HIV/AIDS in Africa

HIV/AIDS has become a major health concern all over Africa, and it has become a threat to the lives of African people. HIV/AIDS is now regarded as one of the top causes of death in Africa.

A Few Reasons Why AIDS Is So Widespread In Africa:

Statistics show that cases in Africa comprise 70% of all AIDS-affected people of the world. This number is obviously a serious cause of concern. There are many significant factors that cause the spread HIV in Africa.

First of all, many African countries are themselves responsible, because they don’t believe in using safe sex products, such as condoms. The Pope and some Muslim leaders have taken steps against the use of these products. Not only that, some of these leaders banned using condoms in their community.

Furthermore, medicines and medical facilities are not available in many African countries and most of the people in these areas depend on folk treatment rather than modern medicine. Moreover, they are often suspicious of modern medicines and may believe that contraceptives are used to reduce the population.

On the other hand, eastern and central Africa tend to be more liberal towards extramarital sexual activities compared to the countries to the north and in the Horn of Africa. This liberal attitude towards sex increases the risk of HIV transmission.

Polygamous customs and a commercial sex trade are still prevalent in southern Africa, which is another cause of HIV transmission.

The Consequences of AIDS in Africa:

AIDS not only hampers the health sector, it also affects social, political, and household activities.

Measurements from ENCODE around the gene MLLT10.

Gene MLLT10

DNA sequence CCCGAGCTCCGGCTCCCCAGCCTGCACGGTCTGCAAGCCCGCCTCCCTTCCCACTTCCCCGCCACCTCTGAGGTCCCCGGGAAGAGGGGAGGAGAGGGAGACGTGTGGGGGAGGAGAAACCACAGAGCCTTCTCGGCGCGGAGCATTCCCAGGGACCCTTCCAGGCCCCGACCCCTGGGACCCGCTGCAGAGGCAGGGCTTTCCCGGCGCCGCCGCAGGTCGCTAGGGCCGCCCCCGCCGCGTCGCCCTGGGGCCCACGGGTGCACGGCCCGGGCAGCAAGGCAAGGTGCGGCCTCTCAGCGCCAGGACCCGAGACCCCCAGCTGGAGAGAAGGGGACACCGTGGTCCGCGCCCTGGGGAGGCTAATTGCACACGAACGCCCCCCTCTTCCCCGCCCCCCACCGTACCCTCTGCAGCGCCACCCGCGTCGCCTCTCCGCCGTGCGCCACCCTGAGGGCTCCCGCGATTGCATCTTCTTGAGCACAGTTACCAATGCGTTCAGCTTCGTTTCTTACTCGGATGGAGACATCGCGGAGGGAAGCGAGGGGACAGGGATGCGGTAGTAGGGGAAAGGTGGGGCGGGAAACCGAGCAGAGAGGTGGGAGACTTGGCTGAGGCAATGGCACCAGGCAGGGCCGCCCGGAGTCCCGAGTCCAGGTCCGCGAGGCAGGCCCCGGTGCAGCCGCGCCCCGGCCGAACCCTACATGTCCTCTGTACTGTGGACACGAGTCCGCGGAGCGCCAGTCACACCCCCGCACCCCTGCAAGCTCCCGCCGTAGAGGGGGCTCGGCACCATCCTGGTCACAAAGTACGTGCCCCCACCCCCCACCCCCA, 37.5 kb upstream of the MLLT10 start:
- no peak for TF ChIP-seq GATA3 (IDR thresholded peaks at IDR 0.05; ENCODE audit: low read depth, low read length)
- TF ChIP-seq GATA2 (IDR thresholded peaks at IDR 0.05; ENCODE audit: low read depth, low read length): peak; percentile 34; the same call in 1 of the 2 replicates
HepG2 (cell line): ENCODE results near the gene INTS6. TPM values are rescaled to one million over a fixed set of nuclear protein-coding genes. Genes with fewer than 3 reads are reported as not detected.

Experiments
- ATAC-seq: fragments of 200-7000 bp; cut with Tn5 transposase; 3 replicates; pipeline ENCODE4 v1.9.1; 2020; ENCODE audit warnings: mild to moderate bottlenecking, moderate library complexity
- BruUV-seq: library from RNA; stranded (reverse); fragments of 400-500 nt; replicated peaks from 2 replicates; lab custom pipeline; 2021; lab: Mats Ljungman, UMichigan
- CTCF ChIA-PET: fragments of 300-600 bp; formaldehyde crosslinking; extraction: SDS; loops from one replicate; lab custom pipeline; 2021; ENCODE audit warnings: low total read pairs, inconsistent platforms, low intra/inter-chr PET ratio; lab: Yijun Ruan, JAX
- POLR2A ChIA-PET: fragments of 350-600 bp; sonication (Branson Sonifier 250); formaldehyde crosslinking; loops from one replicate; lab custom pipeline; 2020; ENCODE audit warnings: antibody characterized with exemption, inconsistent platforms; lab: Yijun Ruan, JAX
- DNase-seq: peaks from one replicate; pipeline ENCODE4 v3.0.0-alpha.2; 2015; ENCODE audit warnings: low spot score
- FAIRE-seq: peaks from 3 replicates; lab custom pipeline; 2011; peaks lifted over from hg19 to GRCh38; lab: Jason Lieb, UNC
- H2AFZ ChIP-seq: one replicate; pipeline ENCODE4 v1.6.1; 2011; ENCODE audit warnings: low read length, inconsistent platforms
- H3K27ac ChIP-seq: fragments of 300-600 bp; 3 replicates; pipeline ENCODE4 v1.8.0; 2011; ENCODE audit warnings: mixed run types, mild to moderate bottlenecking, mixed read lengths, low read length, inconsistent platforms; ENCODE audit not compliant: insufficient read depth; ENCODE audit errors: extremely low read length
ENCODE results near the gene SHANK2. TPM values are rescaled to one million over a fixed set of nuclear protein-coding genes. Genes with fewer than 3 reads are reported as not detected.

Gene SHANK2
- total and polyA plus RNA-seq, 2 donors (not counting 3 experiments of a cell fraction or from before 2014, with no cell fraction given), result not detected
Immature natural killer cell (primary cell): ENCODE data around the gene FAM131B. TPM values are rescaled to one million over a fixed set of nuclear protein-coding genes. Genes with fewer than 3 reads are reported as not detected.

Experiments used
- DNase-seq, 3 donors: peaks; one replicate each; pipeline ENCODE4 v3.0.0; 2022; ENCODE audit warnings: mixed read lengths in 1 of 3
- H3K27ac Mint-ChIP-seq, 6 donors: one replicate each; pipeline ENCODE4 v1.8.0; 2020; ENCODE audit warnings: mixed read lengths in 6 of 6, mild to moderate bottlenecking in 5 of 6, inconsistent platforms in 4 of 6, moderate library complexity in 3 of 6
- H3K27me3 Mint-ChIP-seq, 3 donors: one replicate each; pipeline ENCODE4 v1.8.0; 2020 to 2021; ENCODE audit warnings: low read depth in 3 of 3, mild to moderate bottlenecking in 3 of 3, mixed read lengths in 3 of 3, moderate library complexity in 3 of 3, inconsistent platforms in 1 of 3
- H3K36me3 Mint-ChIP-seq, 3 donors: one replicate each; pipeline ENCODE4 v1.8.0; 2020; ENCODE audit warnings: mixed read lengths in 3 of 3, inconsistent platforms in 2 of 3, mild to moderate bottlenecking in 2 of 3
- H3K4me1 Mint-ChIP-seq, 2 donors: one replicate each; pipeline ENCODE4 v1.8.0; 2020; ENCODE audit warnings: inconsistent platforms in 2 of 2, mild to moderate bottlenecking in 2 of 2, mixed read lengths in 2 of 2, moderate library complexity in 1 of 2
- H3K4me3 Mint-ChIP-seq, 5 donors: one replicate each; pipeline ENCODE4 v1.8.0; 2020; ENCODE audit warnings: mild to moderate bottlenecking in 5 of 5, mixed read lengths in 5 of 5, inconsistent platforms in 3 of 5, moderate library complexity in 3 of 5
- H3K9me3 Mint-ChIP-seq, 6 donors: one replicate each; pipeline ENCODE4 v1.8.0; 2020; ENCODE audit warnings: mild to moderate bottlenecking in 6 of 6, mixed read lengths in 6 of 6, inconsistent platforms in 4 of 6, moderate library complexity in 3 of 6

Some African countries have taken initiative in overcoming this epidemic. They are aware that using condoms plays an important role in hindering HIV transmission. Therefore, many countries have arranged national campaigns to encourage people to protect themselves from HIV/AIDS.

South Africa, in particular, aims to overcome this epidemic. They have pledged to make significant strides in reducing the affected rate. By 2016, they hope to give away ARV treatment to the 80% of AIDS affected people in the country. In the mid-2011, the number of people using antiretroviral treatment had increased to 1.79 million, up from 47,000 in 2006. The death rate had also been reduced to 20% in 2010. This has happened mostly because of the increased use of antiretroviral medications.

Conditions of Africa:

There are insufficient health workers and doctors to deal with the number of AIDS patients and hospitals and clinics are unable to cope with this problem. A charitable organization, Avert, has written that that HIV/AIDS patients occupy nearly half of all hospital beds.

 

The African health care system has also been the victim of brain drain; many of the most qualified doctors and nurses have immigrated to developed countries to better their own futures. It has been found that there are more Malawian doctors working at Manchester University than in all of Malawi.

Its Effects:

The effects of AIDS differ between the various regions of Africa. North Africa and the Horn of Africa are less affected than the other parts of Africa. This is largely because the majority Muslim population in those areas, who are influenced by Islamic morals and values that reject extramarital sex. Southern Africa is the region most affected by HIV/AIDS in the world.